Grand Hotels of the White Mountains
Popular Resorts: Grand Hotels of the White Mountains told its fascinating story through re-created sets and a rich combination of paintings, hotel furnishings, photographs, memorabilia, and promotional materials. The exhibition was on view at the Society's museum from June 14, 1997, through May 17, 1998.
Heyday of New Hampshire's Grand Hotels
In the late 19th century, there was a greater concentration of grand resort hotels in New Hampshire's White Mountains than anywhere else in America. Between 1885 and 1910, at the height of the era, more than 12,000 people could be accommodated in the region's 200 hotels, inns, and boarding houses. The railroads spurred hotel development in the 1850s, although even prior to that time travelers would often undertake the long and uncomfortable stagecoach ride north. The White Mountain hotels originated with the first highway taverns and inns of the 1820s and 1830s. Nathaniel Hawthorne, a frequent traveler to the region, characterized these as "at once the pleasure-houses of fashionable tourists and the homely inns of country travelers."
With the increased accessibility that the railroads provided, plus expanded wealth made available because of the industrial revolution, a newly emerging middle class contributed to a dramatic rise in tourism to the region. From 1851 on, a trade that had been measured in hundreds of people would now be measured in tens of thousands.
Major hotels such as the Crawford House, Fabyan House, Profile House, the Maplewood, the Waumbek, and the Glen House each had its own train station or livery service and its own versions of comfort and elegance: gas lighting, fancy dining, lawn tennis, coaching parades, and mountain guides. Each of these establishments had a guest capacity of 400 or more, each was built entirely of wood, and each was eventually destroyed by fire. The last of the truly grand hotels to be built was the Mount Washington in Bretton Woods. One of the largest, and one of the few still operating today, it opened in 1902 in an era when corporate executives commonly sent their families to the White Mountains for the summer months and visited them on weekends.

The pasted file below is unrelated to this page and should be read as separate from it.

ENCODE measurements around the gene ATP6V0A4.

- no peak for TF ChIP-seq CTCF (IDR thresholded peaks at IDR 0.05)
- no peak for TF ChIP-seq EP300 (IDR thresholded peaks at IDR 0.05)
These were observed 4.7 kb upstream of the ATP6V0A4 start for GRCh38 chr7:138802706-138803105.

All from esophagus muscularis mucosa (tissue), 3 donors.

The hotel industry flourished in the White Mountains because of the district's proximity to major East Coast cities. Europeans were also drawn to what English novelist Anthony Trollope described as "a district in New England containing mountain scenery superior to much that is yearly crowded by tourists in Europe, that is to be reached with ease by railways and stage-coaches, and that is dotted with huge hotels, almost as thickly as they lie in Switzerland."
Just as tourists a century ago traveled by train to vacation amid New Hampshire's majestic White Mountains, museum visitors began their journey through the museum's exhibition in a simulated railroad car. The use of sound and video in period settings transported visitors back in time to experience life at a 19th-century resort hotel. Visitors relaxed and browsed through tourist publications, played games of the period and enjoyed paintings of the White Mountains by John Badger Bachelder, Frank Shapleigh and Edward Hill. Rocking chairs beckoned visitors to stop and linger awhile on the exhibition's re-created hotel veranda.
Thanks to Our Sponsors
Bryant F. Tolles Jr., Director of the Museum Studies Program at the University of Delaware, was guest curator for the exhibition. Funding for Popular Resorts was provided by the Mount Washington Hotel and Resort, Chubb Life, New Hampshire Humanities Council, Citizens Bank, Community Bankshares, Inc., the Balsams Grand Resort Hotel, Tillotson Corporation, the HBB Foundation, Martha Fuller Clark and Geoffrey E. Clark, M.D., Hilary P. Cleveland, and Mr. and Mrs. Bryant F. Tolles Jr.
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